Now, I’ve just realised I haven’t posted about what I’ve been reading since the end of January – suffice to say I actually *have* been reading, but I’ve also been demolishing and rebuilding and packing and unpacking the most hideous kitchen in the world and discovering that if one packs two rooms into one room utilising the OMFG I just need to get all the things out of here and where can I just shove this thing, one also discovers that it takes one a bloody long time to find anything and put things back where they belong. Also, one also discovers that while one has the same real estate on paper as one had previously, but it’s arranged in a slightly different fashion – one has to reassess one’s love for amazing Italian ceramic platters and serving bowls (and discover that the local op shop ladies actually share your love of said amazing Italian ceramics and I’m 99.98% certain that both platter and bowls didn’t make it onto the shelf!)

I did in fact finish Special Topics in Calamity Physics. And it was pretty good in the end.

I discovered this book through a blog called Raging Biblioholism, which is pretty good. The author of the blog reads a LOT, and I have to say I enjoy his taste, and he’s lead me onto a lot of stuff I wouldn’t normally pick up. (Keep up the good works!) But back to Special Topics – The first half was a bit of a trudge – well written and interesting enough to keep going, but a bit of a trudge all the same. Then all of a sudden, things started to happen and the story turned into the crime story it promised to be from the start, it lost its resembleance to A Secret History and whipped along at a cracking pace. There were bits where I’d worked out what was going on, but it was more of an “ah ha! I knew it!” rather than “I told you that would happen – bo-ring” and as long as I reminded myself that the book was a) written from the perspective of a teenaged girl (haven’t met anyone more self-obsessed and angsty than an average teenage girl) and b) written by a Young Person whenever it got a little bit O. Rly? (which it did from time to time), that was ok. The story improved when Blue broke away in search of the answers to her questions (some of which she found – can’t go much further because. Spoilers, sweetie.)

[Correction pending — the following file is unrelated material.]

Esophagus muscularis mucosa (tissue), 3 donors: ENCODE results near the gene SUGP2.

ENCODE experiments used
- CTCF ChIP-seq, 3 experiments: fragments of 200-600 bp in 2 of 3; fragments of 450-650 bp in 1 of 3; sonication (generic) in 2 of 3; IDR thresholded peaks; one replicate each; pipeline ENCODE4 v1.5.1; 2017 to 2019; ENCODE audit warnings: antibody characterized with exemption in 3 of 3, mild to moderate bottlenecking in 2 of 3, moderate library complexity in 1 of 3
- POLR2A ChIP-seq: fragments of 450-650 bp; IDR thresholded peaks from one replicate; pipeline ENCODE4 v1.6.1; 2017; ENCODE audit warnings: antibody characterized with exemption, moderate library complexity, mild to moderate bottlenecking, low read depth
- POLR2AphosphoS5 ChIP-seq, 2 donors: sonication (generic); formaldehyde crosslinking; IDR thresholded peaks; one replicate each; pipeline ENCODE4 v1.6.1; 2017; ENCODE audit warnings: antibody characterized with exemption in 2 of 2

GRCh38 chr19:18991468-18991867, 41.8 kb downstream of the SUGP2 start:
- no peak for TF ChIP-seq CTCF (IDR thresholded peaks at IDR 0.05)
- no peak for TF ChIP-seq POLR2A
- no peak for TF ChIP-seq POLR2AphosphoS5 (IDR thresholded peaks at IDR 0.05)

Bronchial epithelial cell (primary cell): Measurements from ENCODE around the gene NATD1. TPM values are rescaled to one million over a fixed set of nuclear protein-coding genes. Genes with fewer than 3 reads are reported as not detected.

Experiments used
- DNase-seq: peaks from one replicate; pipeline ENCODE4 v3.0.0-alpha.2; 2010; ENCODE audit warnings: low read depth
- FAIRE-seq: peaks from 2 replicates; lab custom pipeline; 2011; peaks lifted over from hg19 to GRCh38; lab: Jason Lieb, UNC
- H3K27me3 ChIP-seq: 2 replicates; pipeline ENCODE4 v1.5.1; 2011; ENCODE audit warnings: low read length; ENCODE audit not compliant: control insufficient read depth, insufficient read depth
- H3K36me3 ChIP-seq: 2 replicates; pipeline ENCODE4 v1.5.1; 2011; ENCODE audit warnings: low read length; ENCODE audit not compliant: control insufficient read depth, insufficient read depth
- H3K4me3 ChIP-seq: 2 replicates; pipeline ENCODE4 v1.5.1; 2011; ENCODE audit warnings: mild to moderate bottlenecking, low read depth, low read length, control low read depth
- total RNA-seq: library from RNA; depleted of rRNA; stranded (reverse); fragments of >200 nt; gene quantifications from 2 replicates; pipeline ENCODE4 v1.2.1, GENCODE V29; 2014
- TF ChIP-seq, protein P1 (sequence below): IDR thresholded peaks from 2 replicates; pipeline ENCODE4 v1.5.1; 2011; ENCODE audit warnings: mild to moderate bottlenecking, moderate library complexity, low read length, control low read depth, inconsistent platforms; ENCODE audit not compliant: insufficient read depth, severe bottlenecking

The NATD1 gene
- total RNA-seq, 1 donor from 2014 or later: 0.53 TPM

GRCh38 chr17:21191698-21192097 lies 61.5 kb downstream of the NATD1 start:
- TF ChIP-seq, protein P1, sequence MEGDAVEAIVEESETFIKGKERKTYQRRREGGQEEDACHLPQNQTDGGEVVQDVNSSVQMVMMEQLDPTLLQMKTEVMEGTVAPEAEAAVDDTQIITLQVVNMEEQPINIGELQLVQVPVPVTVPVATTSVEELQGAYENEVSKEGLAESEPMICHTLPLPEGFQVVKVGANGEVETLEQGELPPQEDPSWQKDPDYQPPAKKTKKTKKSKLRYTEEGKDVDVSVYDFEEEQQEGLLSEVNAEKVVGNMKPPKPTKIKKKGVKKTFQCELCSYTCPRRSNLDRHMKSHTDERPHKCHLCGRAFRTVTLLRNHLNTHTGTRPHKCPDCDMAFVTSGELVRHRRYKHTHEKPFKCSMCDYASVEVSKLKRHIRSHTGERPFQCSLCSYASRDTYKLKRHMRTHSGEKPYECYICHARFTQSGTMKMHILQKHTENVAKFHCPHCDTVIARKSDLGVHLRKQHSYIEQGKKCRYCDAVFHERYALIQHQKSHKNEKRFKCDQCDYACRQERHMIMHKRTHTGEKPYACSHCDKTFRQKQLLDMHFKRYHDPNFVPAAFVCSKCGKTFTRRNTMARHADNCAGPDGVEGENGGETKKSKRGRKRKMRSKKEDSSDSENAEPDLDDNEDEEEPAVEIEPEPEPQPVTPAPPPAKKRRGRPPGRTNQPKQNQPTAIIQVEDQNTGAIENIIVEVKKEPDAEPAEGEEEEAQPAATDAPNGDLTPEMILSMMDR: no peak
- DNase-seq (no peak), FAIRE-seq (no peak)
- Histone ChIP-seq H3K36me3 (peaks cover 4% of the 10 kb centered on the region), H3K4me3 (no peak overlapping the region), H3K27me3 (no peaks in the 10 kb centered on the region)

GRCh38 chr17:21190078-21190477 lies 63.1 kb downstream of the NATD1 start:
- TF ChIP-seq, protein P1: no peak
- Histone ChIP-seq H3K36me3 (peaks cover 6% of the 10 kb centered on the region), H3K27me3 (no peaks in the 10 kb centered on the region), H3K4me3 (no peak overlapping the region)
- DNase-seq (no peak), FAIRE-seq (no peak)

The ending was daft, but the endings of crime stories often are. This also wasn’t a traditional crime story, in that there was a murder followed by the protagonist working out who it was wot dunnit and PC Plodd making sure that thems wot dunnit got their comeuppance. It was about a suicide (this is made clear in the first couple of pages, so no spoilers there) and the why and the what was involved, as well as the interactions (or otherwise) between a father and his daughter when both parties are completely self-obsessed and contained in their own little worlds. In the end, I definitely enjoyed it and I’ve recommended it to a couple of other people whom I know don’t mind a slow start to their books. I sort of knew what to expect re the pretentiousness of the main character – however, she’s a teenage girl. I used to be one a long time ago, and recently rediscovered my journals from when I was 16 through 18. Teenaged girls *are* pretentious. They probably always have been and possibly always will be pretentious little gits.